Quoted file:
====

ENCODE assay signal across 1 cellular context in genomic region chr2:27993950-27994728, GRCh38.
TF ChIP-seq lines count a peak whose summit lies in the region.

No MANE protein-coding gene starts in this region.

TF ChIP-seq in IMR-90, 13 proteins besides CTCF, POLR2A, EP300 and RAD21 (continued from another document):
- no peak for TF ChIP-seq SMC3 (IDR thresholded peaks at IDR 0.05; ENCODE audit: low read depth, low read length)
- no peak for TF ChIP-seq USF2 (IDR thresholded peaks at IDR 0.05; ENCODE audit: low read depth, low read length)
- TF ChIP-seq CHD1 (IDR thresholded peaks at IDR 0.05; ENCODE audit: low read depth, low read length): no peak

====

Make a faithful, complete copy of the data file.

ENCODE assay signal across 1 cellular context in genomic region chr2:27993950-27994728, GRCh38.
TF ChIP-seq lines count a peak whose summit lies in the region.

No MANE protein-coding gene starts in this region.

TF ChIP-seq in IMR-90, 13 proteins besides CTCF, POLR2A, EP300 and RAD21 (continued from another document):
- no peak for TF ChIP-seq SMC3 (IDR thresholded peaks at IDR 0.05; ENCODE audit: low read depth, low read length)
- no peak for TF ChIP-seq USF2 (IDR thresholded peaks at IDR 0.05; ENCODE audit: low read depth, low read length)
- TF ChIP-seq CHD1 (IDR thresholded peaks at IDR 0.05; ENCODE audit: low read depth, low read length): no peak